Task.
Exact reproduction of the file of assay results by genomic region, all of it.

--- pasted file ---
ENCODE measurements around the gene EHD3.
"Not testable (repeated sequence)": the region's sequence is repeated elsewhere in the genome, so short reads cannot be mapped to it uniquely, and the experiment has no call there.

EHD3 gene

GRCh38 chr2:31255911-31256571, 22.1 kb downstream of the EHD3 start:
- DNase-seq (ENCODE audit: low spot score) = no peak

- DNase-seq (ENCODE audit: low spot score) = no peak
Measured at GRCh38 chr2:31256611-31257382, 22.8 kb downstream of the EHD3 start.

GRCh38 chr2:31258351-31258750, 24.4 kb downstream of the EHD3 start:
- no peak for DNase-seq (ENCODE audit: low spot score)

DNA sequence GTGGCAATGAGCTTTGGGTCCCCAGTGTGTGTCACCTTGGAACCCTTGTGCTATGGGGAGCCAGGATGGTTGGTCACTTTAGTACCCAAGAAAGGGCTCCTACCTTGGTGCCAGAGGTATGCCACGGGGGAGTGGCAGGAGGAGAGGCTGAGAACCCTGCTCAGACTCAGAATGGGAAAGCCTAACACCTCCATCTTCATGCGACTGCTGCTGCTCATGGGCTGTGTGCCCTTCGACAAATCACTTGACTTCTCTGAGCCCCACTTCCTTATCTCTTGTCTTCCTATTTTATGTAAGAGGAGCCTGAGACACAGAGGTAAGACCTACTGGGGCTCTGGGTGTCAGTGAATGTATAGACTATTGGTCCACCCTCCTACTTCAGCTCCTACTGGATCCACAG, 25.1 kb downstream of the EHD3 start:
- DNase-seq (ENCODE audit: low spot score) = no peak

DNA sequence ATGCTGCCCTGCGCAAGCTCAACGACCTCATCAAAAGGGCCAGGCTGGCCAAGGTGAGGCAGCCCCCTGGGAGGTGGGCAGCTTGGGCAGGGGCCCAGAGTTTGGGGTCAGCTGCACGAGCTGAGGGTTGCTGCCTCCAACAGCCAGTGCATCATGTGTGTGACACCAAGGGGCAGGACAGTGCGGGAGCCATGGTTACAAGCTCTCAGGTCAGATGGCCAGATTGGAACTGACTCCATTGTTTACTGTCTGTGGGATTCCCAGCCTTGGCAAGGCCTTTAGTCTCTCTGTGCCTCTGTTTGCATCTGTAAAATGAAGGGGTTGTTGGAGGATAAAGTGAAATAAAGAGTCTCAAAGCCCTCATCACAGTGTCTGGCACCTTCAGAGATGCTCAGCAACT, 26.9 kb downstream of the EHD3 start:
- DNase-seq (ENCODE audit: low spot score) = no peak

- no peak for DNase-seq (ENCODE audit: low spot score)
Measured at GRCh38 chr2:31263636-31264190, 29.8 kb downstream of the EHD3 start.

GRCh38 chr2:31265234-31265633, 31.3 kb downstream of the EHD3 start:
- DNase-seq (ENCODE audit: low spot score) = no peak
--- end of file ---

ENCODE measurements around the gene EHD3.
"Not testable (repeated sequence)": the region's sequence is repeated elsewhere in the genome, so short reads cannot be mapped to it uniquely, and the experiment has no call there.

EHD3 gene

GRCh38 chr2:31255911-31256571, 22.1 kb downstream of the EHD3 start:
- DNase-seq (ENCODE audit: low spot score) = no peak

- DNase-seq (ENCODE audit: low spot score) = no peak
Measured at GRCh38 chr2:31256611-31257382, 22.8 kb downstream of the EHD3 start.

GRCh38 chr2:31258351-31258750, 24.4 kb downstream of the EHD3 start:
- no peak for DNase-seq (ENCODE audit: low spot score)

DNA sequence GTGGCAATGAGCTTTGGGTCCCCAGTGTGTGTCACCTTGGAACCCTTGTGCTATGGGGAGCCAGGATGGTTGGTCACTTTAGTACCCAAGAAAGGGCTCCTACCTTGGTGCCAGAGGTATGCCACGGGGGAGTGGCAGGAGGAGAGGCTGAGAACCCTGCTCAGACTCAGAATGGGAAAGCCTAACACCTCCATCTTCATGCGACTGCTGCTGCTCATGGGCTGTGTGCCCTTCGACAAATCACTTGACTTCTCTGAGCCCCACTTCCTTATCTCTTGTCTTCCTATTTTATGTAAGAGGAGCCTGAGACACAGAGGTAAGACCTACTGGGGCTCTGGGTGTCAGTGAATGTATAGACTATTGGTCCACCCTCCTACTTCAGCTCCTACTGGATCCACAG, 25.1 kb downstream of the EHD3 start:
- DNase-seq (ENCODE audit: low spot score) = no peak

DNA sequence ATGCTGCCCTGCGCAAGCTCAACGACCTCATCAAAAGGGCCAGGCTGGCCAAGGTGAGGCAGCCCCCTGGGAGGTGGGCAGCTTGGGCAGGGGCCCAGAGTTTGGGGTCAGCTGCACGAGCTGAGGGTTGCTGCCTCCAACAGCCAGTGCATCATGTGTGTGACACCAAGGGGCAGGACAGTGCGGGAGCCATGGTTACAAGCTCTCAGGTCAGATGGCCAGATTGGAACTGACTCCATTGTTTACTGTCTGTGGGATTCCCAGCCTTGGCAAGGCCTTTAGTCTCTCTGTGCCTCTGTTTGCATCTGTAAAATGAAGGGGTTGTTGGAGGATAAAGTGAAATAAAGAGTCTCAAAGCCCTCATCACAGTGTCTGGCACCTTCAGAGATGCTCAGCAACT, 26.9 kb downstream of the EHD3 start:
- DNase-seq (ENCODE audit: low spot score) = no peak

- no peak for DNase-seq (ENCODE audit: low spot score)
Measured at GRCh38 chr2:31263636-31264190, 29.8 kb downstream of the EHD3 start.

GRCh38 chr2:31265234-31265633, 31.3 kb downstream of the EHD3 start:
- DNase-seq (ENCODE audit: low spot score) = no peak